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Because the top is designed with divided sections like an artist’s palette, we experimented with various serving pieces and menu items to fill the spaces.  We carefully arranged the food on white ceramic platters and bowls to look like dollops of color waiting to be blended.  In keeping with the food presentation, we used clear glass rectangular vases filled with an assortment of artisan baked breads and bristly rosemary as our centerpiece---much like an artist leaves paint brushes tucked in a jar.




A "Seated" Buffet
Elevated on blocks entitled “A Seated Buffet”, a series of chairs occupy the center of the gallery.  As guests notice the food on trays placed on the actual chair seats utilized as levels, they either giggle or laugh out loud.  As the sign on the easel suggests, this display is meant to be eaten---perhaps a bit of performance art in the making.

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Trays of assorted artisanal breads filled the seats of each chair served with a trio of spreads:   Pesto Goat Cheese, Parmesan Artichoke and Basil Burrata.  Roasted Peppers, Eggplant Tapenade, Chopped Artichokes and Tomato, Basil & Herbs were offered on the side.  Presented in pairs, the chairs mirror each other creating a user-friendly, two-sided buffet.



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Portrait of a "Meat" ball
Again, a witty play on words helps define the menu and presentation.  For this annual “Meet” & Greet, we offered Portrait of a “Meat" Ball..  After all, what could be appropriate in a museum setting than a portrait gallery? Using our square, white Ikea shelving unit, we enhanced some of the cubbyholes with brightly colored painted frames.  From a stack of seen-better-days, ornate frames, we reworked them to fit their new homes using Velcro to temporarily attach them.  Forks, napkins, business cards and other information guests wished to share filled the unframed spaces giving new meaning to "Meet” & Greet.   


With our gallery in place, a six-foot table behind the portrait wall serves as a working station for our chef to assemble handcrafted meatballs with a tomato vodka sauce served over farro grains.  As each meatball is completed, our Chef places the small plate in one of the cubbyholes marked from behind so that it is presented in a frame as seen from the front.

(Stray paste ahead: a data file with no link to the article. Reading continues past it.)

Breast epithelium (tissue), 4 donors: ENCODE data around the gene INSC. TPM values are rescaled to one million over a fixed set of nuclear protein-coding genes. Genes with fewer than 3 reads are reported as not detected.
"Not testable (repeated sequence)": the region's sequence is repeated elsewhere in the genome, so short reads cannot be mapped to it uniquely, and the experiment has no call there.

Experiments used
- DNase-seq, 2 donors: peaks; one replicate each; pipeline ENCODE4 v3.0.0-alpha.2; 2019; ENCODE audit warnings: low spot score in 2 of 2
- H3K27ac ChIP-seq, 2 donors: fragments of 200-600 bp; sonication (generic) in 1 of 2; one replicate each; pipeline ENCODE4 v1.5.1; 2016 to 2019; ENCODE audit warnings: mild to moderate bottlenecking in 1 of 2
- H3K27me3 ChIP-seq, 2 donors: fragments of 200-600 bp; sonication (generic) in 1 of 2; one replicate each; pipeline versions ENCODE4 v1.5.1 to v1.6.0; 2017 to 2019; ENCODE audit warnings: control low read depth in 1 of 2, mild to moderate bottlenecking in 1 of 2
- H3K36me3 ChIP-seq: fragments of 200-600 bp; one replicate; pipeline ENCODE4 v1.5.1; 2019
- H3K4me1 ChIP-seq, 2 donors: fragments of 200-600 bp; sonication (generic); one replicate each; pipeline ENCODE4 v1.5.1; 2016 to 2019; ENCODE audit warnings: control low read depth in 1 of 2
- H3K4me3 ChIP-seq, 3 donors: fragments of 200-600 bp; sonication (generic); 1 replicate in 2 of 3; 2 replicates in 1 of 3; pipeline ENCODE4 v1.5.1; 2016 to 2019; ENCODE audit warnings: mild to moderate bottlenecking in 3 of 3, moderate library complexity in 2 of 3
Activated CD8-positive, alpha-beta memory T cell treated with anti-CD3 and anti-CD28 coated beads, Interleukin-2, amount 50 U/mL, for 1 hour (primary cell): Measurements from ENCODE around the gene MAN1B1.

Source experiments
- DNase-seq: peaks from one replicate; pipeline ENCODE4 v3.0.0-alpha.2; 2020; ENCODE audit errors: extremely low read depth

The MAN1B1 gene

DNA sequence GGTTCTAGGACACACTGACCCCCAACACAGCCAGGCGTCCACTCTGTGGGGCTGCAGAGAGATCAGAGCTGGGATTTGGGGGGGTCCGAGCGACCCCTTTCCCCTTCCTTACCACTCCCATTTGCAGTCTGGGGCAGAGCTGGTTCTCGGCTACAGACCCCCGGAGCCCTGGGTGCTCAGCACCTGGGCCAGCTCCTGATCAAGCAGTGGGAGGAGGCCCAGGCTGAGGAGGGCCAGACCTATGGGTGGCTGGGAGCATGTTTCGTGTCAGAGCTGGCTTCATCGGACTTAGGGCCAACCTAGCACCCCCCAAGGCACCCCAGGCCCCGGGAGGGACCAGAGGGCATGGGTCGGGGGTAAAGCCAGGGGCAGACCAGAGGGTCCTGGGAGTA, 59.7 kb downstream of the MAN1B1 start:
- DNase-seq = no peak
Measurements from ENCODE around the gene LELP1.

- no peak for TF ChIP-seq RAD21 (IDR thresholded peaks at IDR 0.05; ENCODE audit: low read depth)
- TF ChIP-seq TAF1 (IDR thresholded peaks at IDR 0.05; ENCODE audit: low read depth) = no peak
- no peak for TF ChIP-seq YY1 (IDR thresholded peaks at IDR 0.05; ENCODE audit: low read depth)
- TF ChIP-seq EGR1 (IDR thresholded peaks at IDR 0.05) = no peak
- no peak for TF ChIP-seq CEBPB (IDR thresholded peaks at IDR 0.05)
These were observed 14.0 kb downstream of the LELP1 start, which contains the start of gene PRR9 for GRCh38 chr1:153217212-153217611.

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Romancing The Bride is a unique bridal show experience held at Primrose Cottage in historic Roswell where we have the opportunity to show off our skills as culinary masters and decor designers. This initmate showcase offers guests sample menu selections, signature drinks, custom floral designs and the chance to meet with Atlanta's top wedding vendors such as DJ's and Photographers. Take a peek at our July showcase featuring our upcoming Fall design trends in the style of "Organic Chic". This theme incorporates natural wood, rustic installation pieces, potted plants, and miniature terrarium gardens and can be interpreted in different ways for different budgets.  





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Drumroll please….allow us to introduce Cloverleaf Farm, the newest addition to the collection of venues by our sister company Magic Moments. Cloverleaf Farm is an exquisite manor house and special event venue set amidst a 30-acre farm just outside of Athens in Arnoldsville, Georgia. 

Although built in 1859 with all the expected character of an older home, the unexpected furnishings give it a fresh twist. This, combined with its incredible surroundings (including horse barn, pastures, pecan grove, tree-lined lanes, vineyard, flower borders and formal, brick-enclosed courtyard garden) creates an event location unrivalled in beauty.